Mike Bader

There seems to be little support for artificially reintroducing grizzly bears into the Bitterroot Ecosystem (BE), the vast area of roadless wildlands in north-central Idaho and western Montana. The Helena Independent Record (3/23/24), reports comments on the new Environmental Impact Statement (EIS) process are almost entirely opposed to artificial reintroduction.

That doesn’t mean everyone is against grizzly recovery in the Bitterroot. Far from it. There is strong support for natural recovery allowing grizzly bears to immigrate from other areas on their own, as they have been doing with increasing frequency in recent years.

The U.S. Fish & Wildlife Service (FWS) proposed artificial reintroduction in 2000 but changed their position to No Action after funding for the plan was blocked by Congress. After doing nothing for over 20 years they were sued and agreed to produce a new plan and EIS by October 2026. The bears have come a long way since 2000. Back then, few people thought grizzlies would get to the BE on their own in any significant numbers. Now FWS estimates breeding activity could occur as soon as 15 years. Another analysis shows female grizzlies could reach the BE in 5-10 years.

There are reasons to believe a slow and steady approach to recovery in the BE will ruffle less feathers and be more biologically viable. University of Idaho researchers conducted a survey of Idaho residents closest to the recovery area finding while they are generally opposed to grizzly bear reintroduction, they are less resistant to the idea of bears immigrating in on their own.

A recent letter from the Ravalli County Commissioners echoes this point. They prefer no action but find natural recovery preferable to artificial reintroductions by the federal government. They say a government reintroduction would reduce support for grizzly recovery across the region. History shows that naturally immigrating species such as the famous Ninemile wolves were accepted and they safely denned on private land.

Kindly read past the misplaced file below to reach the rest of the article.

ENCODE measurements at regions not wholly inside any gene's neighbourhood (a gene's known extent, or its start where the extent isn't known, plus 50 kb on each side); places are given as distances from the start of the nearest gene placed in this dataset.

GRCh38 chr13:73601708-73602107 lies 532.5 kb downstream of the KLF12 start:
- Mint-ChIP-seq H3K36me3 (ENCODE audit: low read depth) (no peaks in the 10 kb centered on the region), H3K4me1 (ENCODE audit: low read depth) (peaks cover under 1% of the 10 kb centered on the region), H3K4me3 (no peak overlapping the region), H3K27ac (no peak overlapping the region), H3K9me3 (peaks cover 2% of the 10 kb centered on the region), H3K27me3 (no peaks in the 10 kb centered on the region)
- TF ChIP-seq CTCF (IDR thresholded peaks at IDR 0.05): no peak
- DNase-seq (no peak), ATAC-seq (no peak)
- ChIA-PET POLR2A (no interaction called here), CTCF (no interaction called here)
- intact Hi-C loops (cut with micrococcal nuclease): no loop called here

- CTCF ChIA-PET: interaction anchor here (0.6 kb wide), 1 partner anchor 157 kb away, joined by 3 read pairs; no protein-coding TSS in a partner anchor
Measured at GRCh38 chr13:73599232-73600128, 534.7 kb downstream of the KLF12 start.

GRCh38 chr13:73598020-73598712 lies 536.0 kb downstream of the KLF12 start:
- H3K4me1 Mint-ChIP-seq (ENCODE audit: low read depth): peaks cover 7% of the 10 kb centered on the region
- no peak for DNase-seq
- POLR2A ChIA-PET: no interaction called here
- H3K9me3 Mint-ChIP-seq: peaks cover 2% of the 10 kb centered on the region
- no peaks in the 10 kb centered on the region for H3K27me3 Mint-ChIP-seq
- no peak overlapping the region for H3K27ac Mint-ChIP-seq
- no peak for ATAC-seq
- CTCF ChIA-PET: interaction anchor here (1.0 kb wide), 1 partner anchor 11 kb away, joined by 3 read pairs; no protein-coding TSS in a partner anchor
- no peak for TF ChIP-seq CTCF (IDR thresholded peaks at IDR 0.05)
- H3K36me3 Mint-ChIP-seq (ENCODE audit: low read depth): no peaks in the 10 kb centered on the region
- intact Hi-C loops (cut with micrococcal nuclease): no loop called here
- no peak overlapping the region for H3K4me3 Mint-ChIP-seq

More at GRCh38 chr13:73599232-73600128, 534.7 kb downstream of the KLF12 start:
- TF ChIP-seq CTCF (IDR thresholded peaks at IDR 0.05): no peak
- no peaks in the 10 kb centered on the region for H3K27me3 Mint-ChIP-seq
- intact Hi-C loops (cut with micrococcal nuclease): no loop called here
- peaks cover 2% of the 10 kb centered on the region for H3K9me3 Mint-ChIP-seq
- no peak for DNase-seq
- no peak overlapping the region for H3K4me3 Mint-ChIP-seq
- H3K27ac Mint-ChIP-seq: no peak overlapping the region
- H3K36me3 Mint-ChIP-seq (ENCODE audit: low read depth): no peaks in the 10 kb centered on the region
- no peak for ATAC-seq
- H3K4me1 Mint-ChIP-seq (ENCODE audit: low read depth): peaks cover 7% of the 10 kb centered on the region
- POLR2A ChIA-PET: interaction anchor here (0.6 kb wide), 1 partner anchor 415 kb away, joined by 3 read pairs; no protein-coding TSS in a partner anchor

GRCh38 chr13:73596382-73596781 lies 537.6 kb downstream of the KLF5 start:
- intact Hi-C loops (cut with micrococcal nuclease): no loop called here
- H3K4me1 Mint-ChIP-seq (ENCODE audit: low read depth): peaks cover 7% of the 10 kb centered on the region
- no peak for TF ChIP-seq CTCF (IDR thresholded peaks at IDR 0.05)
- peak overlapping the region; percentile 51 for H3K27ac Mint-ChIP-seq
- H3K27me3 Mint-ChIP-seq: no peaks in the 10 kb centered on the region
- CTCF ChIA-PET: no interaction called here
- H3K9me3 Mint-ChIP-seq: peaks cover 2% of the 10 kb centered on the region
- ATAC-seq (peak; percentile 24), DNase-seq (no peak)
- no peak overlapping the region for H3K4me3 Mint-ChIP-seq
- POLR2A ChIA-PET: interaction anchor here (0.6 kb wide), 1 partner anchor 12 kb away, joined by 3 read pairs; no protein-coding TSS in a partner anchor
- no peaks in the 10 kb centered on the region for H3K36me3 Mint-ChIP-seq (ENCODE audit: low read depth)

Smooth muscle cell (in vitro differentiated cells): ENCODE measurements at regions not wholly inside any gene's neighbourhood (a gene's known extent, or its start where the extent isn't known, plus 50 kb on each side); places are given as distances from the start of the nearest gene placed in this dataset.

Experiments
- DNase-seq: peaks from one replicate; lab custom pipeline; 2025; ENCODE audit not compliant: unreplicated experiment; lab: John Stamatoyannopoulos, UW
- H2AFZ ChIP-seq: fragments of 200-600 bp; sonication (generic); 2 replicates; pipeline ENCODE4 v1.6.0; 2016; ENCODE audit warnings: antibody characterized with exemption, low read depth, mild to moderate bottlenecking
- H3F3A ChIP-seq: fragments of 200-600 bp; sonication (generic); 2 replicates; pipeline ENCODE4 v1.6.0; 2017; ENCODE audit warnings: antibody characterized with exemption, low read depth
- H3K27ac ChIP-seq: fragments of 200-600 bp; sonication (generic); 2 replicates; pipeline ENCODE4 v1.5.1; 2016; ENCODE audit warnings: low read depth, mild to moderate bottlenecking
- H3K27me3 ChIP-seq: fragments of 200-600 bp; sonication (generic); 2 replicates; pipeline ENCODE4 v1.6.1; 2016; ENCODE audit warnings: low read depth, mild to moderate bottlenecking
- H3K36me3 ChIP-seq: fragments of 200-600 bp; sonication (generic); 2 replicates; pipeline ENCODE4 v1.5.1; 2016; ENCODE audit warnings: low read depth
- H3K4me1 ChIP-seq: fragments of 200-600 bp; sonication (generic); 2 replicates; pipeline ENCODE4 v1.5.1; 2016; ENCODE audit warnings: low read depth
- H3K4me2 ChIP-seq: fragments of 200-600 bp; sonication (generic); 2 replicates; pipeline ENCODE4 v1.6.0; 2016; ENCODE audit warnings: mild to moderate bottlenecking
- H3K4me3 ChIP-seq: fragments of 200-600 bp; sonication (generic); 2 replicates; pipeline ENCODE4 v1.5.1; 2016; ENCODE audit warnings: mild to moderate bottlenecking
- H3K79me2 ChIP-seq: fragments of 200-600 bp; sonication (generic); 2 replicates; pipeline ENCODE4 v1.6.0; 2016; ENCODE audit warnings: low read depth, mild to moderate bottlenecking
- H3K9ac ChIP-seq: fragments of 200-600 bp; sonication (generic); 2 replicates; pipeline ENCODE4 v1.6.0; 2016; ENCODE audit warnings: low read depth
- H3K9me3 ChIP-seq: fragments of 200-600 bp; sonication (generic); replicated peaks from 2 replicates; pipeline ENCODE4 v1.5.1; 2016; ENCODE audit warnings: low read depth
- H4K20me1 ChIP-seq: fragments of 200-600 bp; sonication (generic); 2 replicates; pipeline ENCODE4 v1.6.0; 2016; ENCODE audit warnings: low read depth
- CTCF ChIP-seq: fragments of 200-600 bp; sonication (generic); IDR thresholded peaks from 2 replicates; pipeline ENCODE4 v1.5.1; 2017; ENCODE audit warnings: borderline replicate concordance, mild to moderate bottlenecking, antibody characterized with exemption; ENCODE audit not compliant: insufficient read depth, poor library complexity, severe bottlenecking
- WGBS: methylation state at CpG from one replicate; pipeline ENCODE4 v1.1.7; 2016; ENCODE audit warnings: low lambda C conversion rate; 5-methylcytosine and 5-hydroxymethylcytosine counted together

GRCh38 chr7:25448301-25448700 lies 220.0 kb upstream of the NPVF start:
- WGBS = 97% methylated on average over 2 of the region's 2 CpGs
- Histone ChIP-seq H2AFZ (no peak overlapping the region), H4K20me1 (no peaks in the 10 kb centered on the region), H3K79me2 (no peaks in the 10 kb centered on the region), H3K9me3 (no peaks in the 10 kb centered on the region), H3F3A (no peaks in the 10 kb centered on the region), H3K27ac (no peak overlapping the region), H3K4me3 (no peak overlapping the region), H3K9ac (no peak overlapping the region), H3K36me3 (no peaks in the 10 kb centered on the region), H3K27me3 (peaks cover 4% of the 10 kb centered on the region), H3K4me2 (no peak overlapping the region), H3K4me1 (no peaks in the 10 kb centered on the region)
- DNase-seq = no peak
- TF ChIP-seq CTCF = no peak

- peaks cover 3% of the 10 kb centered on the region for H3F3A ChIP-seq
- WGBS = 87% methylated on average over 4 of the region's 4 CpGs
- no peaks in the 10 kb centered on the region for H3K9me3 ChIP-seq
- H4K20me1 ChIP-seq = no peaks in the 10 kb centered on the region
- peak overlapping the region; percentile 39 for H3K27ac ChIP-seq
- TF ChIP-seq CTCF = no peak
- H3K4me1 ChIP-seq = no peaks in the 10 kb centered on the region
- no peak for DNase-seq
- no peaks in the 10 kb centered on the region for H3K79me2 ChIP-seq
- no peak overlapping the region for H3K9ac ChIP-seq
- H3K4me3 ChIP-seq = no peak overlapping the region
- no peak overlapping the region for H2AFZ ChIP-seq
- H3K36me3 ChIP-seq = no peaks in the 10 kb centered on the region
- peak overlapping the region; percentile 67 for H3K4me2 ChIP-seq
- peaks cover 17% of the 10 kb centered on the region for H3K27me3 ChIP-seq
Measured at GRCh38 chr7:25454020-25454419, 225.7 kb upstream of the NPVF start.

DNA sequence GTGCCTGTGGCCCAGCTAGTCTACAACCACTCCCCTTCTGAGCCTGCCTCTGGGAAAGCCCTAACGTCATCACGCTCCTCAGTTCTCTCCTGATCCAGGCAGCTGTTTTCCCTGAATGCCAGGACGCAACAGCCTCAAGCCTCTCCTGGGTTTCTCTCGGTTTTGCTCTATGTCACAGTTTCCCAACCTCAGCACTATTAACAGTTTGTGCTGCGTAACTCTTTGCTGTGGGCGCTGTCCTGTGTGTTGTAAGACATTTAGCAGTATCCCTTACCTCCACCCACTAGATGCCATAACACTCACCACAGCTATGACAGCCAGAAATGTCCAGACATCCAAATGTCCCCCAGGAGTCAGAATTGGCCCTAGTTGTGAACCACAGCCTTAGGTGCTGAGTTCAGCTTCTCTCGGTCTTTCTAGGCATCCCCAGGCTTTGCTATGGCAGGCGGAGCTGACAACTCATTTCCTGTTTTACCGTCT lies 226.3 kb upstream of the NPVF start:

Reintroductions of grizzly bears have not met with much success. Due to a very strong homing instinct, most bears attempt to return to where they were moved from. Many are killed in the process of negotiating unfamiliar and sometimes hostile habitats. Moreover, radio-collared “government bears” could create a backlash that marks these bears for death.

This sets the stage for serious consideration of a natural recovery alternative. This would differ from no action as it would include habitat connectivity areas between the BE and other grizzly bear recovery areas which the FWS says would enhance the probability of long term survival of grizzly bears in the Northern Rockies. Identifying locations for installation of passage structures across major highways would facilitate movements not just for grizzlies but many other species including elk, moose and black bears. The natural recovery approach would increase information and education programs, sanitation efforts and bear awareness.

More than two dozen organizations and scientists have proposed a natural recovery alternative for consideration in the EIS process. The plan and supporting documents can be viewed and downloaded at: https://www.regulations.gov/comment/FWS-R6-ES-2023-0203-1164

The choice is between doing nothing and waiting until a problem develops and reacting to it after the fact, or accepting the current reality that grizzlies are returning to the BE and being proactive, getting ahead of the curve and helping this work. Grizzlies can do the rest.

Chuck Jonkel, a giant of bear biology said, “grizzlies have been making babies for thousands of years. They don’t need any help from us. What they need are secure habitats where they can do that.” And a safe way to move from one secure habitat to another. Grizzlies do it naturally.

Mike Bader is an independent consultant in Missoula with decades of experience in grizzly bear management and research.